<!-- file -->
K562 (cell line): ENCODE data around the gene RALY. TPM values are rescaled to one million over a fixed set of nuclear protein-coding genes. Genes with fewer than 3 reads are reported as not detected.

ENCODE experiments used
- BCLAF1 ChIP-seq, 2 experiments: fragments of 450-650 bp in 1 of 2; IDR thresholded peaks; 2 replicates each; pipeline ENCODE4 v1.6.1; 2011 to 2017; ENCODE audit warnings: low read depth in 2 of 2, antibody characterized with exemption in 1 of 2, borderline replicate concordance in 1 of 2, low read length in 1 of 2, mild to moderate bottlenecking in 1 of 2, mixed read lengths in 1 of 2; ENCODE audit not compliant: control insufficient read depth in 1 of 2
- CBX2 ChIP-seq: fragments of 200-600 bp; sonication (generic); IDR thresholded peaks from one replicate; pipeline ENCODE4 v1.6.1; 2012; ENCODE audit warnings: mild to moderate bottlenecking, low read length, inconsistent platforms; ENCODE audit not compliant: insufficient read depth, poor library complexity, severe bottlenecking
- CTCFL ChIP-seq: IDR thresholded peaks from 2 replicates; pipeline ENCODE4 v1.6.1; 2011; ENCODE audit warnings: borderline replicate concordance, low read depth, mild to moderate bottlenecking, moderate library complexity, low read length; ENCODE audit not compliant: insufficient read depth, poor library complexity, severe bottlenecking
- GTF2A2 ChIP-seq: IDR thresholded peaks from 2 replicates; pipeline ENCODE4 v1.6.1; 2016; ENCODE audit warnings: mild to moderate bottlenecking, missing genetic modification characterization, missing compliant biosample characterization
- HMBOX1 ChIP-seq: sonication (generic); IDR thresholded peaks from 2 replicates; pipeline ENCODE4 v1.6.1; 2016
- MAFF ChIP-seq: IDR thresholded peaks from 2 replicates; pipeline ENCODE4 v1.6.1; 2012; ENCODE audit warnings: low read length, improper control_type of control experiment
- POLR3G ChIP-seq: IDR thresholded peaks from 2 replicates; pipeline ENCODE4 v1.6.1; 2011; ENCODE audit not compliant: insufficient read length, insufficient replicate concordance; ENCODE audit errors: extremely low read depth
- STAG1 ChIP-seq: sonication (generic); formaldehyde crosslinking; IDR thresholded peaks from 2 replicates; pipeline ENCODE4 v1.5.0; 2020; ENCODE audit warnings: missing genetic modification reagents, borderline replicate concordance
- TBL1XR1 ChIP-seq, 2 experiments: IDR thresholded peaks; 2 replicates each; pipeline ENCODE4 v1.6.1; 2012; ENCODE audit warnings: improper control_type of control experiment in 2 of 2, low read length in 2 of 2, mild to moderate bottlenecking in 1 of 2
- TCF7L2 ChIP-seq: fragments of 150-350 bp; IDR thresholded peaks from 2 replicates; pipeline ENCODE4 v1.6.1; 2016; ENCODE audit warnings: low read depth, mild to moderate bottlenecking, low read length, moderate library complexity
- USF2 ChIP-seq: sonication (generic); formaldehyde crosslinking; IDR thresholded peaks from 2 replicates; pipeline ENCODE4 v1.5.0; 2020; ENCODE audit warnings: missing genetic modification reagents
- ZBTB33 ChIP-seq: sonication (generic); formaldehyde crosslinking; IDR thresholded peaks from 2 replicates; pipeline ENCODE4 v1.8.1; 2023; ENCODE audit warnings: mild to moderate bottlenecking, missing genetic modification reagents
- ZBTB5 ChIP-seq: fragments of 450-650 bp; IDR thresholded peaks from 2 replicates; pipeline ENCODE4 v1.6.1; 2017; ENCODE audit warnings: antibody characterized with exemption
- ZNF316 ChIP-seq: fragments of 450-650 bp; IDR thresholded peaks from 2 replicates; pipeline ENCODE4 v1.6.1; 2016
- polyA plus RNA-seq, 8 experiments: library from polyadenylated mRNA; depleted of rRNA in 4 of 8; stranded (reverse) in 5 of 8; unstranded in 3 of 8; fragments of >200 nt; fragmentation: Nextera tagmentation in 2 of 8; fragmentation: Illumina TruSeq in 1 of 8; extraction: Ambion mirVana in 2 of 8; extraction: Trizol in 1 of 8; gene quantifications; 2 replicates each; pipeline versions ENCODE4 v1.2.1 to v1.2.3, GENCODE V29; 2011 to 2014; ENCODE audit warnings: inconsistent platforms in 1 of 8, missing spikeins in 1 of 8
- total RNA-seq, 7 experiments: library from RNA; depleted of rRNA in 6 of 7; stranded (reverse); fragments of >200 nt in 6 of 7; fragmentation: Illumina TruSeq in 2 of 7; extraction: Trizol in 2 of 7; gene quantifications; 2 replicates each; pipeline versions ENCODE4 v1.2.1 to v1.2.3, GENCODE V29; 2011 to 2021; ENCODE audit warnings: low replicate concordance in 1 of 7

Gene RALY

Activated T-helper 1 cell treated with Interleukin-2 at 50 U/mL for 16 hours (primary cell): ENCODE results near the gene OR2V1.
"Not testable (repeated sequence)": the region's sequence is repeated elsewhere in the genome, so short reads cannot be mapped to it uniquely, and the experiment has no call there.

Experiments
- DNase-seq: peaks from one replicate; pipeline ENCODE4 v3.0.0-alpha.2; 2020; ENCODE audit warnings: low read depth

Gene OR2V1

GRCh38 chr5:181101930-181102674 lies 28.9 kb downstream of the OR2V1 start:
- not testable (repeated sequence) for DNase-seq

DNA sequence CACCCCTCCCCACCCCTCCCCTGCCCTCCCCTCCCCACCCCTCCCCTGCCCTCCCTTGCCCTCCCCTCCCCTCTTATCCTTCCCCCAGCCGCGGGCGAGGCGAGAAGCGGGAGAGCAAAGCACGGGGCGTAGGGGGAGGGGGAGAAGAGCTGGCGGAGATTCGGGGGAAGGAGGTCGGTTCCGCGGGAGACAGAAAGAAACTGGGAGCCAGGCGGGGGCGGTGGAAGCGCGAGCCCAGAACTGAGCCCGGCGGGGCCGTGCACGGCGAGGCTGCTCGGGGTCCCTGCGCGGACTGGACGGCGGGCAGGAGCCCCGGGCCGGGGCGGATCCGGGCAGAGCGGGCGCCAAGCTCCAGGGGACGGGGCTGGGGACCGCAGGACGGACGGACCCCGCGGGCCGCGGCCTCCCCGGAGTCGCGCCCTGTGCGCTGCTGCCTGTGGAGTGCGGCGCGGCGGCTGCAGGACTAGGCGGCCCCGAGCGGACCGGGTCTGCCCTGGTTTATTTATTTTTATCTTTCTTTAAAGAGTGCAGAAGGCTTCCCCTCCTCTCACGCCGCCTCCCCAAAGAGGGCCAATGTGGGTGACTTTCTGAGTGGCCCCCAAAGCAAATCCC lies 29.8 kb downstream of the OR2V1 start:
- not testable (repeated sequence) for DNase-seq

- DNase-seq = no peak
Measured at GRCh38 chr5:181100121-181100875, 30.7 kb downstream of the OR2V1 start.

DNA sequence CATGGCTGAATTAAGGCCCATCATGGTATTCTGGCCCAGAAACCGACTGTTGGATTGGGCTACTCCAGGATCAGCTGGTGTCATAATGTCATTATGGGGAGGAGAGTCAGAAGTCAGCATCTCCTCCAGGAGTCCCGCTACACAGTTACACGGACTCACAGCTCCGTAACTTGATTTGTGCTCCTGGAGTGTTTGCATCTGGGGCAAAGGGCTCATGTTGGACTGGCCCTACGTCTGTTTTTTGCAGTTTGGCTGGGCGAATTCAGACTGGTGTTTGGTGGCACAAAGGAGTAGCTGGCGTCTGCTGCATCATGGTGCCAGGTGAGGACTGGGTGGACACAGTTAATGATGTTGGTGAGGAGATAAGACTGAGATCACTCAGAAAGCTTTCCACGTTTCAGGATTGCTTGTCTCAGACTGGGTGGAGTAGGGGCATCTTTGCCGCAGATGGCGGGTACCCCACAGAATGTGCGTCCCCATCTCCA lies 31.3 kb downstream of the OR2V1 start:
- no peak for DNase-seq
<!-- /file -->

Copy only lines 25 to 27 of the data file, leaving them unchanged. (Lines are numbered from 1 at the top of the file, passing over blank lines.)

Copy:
GRCh38 chr5:181101930-181102674 lies 28.9 kb downstream of the OR2V1 start:
- not testable (repeated sequence) for DNase-seq

DNA sequence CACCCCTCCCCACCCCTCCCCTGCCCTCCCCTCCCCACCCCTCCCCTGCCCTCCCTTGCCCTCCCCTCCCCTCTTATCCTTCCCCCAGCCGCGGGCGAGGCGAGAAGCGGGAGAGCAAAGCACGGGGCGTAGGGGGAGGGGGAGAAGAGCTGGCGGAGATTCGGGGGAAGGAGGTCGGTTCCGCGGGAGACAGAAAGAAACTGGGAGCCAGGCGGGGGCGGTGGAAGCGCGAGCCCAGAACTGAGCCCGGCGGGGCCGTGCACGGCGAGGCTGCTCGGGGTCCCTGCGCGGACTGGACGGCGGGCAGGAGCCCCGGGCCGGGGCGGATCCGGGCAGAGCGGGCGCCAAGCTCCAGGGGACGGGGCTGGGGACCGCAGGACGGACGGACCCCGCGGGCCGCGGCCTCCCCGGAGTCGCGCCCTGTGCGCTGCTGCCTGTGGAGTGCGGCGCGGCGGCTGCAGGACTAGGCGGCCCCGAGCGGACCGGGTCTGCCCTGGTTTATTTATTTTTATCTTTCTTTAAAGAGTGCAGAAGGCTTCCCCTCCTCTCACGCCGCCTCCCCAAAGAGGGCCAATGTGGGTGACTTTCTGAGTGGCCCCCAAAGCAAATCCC lies 29.8 kb downstream of the OR2V1 start: